3. Prioritise, Prioritise, Prioritise – there are so many individual countries out there that it can be overwhelming to approach them all at the same time/during the same selling cycle. A winning approach has to be driven by prioritising by size of opportunity – for instance, if you are not located in North America, then the North American market (as the largest, most homogenous toy market in the world) should be your first priority. The next largest toy markets are China & Japan, although they aren’t all that easy to penetrate, followed by the UK, France & Germany, with Australia thrown in as it’s an English language speaking market of reasonable if not large size. If you are just starting to look at export sales, those markets should be more than enough to keep you busy and offer a very significant chunk of the global opportunity. Everything else after that is basically ‘ever decreasing circles’ i.e. smaller and smaller volumes for the same amount of work…for sure you will want to get there eventually, but that can be step 2!
4. Get Off The Seat Of Your Pants – the companies who achieve the most in terms of international toy sales tend to be those who travel! If you have the biggest, hottest product in your portfolio, or an international smash hit movie license you can probably get away without doing so until the heat dies off, but eventually you are likely to need to get on the road! Hong Kong, Spielwarenmesse-Nuremberg and New York toy fairs should be pre-requisite annual itinerary items for you to get ahead in the export game. Emails, phone calls and Skype are ok, but really you can’t beat face to face meeting to build rapport/relationships and to work out whether you trust a company to do a good job on your brands/products.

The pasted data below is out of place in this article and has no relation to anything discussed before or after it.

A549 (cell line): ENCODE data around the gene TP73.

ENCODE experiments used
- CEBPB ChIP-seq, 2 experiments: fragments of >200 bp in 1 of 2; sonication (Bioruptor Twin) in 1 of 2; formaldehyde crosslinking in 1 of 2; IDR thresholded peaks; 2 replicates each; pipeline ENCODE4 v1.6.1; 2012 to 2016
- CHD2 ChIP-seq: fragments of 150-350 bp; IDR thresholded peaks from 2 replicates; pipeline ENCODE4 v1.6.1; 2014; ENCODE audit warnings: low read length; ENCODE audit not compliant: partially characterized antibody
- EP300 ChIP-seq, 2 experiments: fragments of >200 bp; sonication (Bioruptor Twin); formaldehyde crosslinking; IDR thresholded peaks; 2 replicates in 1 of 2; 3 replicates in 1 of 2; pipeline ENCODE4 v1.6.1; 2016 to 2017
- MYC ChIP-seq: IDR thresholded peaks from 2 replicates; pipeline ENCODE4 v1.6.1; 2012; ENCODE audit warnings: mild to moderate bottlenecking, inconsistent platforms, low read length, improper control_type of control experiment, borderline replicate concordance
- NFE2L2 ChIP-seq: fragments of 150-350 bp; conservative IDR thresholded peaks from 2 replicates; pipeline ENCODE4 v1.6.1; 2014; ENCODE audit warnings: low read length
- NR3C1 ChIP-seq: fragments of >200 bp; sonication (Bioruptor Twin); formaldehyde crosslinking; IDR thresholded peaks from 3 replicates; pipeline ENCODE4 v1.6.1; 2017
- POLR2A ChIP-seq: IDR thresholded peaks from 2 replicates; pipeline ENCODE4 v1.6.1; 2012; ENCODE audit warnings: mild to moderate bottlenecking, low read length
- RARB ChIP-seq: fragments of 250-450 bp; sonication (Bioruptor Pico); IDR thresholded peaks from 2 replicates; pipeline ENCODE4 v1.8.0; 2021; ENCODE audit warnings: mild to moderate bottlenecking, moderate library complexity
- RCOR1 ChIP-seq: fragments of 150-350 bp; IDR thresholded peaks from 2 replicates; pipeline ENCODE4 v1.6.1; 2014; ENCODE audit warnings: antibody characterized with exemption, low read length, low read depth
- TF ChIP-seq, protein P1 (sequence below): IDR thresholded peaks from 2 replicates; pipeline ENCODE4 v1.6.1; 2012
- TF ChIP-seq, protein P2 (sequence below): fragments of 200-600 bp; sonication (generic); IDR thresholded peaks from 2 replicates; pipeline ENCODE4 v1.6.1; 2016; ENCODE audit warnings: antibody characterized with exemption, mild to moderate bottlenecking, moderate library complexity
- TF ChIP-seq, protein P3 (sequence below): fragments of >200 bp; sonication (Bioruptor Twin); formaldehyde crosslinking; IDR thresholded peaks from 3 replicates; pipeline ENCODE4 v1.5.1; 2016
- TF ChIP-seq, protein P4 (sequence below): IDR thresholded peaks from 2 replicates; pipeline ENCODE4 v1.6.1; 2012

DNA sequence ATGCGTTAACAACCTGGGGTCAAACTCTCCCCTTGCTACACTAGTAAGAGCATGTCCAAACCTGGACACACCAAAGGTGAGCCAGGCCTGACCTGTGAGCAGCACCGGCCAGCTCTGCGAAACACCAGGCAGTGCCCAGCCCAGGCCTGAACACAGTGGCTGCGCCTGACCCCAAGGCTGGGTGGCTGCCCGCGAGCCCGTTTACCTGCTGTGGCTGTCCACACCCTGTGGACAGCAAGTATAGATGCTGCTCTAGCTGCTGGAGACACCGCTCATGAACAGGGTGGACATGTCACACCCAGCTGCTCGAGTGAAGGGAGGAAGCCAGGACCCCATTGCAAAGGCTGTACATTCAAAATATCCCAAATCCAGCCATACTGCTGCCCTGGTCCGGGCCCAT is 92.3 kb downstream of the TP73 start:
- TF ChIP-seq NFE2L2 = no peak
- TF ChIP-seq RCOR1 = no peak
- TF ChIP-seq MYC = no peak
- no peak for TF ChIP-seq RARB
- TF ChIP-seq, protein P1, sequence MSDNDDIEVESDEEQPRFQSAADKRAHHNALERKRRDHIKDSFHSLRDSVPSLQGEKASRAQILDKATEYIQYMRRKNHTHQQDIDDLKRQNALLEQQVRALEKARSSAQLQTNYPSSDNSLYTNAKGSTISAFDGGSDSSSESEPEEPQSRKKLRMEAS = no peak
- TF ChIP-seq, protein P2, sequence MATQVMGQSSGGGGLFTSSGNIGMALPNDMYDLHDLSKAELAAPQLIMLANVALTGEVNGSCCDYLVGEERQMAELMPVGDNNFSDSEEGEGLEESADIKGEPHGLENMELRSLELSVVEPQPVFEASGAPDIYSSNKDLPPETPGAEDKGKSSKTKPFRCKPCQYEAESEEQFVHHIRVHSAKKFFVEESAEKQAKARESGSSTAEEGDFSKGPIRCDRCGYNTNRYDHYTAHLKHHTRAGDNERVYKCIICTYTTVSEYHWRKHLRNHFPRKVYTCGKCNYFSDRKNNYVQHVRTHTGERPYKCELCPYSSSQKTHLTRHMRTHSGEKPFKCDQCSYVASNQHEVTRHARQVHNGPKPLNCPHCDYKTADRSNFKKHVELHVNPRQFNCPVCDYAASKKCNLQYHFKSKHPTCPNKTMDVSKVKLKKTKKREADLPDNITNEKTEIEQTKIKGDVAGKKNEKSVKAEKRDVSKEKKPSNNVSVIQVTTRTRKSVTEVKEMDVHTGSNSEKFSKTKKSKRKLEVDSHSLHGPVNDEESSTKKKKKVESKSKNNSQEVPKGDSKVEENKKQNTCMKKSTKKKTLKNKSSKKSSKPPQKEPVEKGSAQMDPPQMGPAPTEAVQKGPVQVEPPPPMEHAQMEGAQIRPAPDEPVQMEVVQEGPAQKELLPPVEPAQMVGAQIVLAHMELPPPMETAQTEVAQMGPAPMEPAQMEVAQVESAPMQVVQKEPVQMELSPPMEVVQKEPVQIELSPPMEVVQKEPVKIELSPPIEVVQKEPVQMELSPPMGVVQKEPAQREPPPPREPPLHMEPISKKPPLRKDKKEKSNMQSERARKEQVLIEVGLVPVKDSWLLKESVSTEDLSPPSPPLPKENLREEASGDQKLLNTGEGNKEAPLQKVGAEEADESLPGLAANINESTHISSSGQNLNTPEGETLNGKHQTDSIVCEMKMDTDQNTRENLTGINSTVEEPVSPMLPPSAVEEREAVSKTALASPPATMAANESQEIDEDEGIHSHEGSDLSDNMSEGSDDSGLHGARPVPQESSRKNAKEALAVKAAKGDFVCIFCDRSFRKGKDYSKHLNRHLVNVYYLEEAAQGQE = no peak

5. Take Short Cuts Via Expert 3rd Party Help – there are international sales reps out there who will cover the whole world for you via one rep/distribution deal, there are regional and market by market reps, as well as Consultancy businesses focused on helping companies significantly increase their export sales. Often these 3rd party solutions are both more effective and cheaper/less risky than hiring your own export sales staff. Reps only get paid if you make sales and get paid for them, some specialist Consultancies charge less than the wage of an inexperienced junior sales person. For instance, my company Kids Brand Insight (www.kidsbrandinsight.com) offers export sales consultancy via TOYEXPORTBOOSTER™. We find that we end up being cheaper than reps, as we charge a consultancy fee instead of % commission, and cheaper than an export sales manager…so once clients see the effects and cost effectiveness of working with us they tend to stay with us on an ongoing basis. There are other similar companies offering the same type of service also…so the bottom line is that 3rd party solutions can dramatically propel your toy export sales forward.
STEVE REECE – is CEO of Kids Brand Insight a leading Consultancy to toy companies specialising in playtesting research, factory finding and toy export sales Consultancy. Kids Brand Insight have a database of in excess of 4,000 toy companies, and are in regular contact with hundreds of toy companies. To find out how they can help your business, please visit their website: www.kidsbrandinsight.com